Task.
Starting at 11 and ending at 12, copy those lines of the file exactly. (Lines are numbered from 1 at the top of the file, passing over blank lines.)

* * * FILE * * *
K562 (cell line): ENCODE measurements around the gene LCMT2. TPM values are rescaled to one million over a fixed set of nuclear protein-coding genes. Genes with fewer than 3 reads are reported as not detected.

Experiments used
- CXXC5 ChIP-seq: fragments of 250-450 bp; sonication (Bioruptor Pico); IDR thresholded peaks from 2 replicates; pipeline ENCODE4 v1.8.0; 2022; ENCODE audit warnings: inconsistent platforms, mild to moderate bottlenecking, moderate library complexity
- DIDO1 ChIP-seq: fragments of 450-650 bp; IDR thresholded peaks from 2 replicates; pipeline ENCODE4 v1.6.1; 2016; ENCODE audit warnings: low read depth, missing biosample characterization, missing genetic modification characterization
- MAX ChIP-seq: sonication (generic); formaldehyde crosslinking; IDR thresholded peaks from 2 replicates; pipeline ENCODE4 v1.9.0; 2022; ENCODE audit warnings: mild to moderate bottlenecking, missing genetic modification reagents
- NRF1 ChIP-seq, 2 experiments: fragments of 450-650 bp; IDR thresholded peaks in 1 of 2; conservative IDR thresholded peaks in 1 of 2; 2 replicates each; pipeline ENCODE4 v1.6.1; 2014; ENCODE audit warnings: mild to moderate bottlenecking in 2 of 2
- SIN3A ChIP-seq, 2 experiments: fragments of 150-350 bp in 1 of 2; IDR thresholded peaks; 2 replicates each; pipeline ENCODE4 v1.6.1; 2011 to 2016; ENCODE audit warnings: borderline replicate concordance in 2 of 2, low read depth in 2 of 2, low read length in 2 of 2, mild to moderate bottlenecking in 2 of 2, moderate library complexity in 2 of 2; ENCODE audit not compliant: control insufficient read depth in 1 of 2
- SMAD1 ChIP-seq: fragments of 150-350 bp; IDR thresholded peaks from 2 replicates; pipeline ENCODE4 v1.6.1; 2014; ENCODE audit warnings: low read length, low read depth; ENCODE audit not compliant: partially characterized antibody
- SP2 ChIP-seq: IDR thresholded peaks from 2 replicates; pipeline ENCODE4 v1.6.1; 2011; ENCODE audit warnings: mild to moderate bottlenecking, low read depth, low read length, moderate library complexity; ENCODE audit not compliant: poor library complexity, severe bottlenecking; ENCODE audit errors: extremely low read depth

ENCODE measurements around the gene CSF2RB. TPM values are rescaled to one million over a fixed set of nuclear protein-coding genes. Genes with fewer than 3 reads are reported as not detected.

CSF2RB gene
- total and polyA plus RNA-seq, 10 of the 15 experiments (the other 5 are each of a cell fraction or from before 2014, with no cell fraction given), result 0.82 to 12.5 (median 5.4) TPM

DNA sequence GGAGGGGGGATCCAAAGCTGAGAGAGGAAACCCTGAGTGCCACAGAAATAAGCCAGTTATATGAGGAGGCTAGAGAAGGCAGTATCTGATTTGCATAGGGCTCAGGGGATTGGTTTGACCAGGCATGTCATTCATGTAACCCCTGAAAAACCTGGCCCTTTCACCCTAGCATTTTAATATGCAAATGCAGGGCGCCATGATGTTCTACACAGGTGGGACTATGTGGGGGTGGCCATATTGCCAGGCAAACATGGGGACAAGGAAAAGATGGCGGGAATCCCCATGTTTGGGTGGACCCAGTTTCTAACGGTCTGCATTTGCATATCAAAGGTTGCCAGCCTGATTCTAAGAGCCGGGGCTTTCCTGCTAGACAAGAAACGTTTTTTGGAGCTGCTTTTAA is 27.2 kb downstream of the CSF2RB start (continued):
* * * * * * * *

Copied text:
CSF2RB gene
- total and polyA plus RNA-seq, 10 of the 15 experiments (the other 5 are each of a cell fraction or from before 2014, with no cell fraction given), result 0.82 to 12.5 (median 5.4) TPM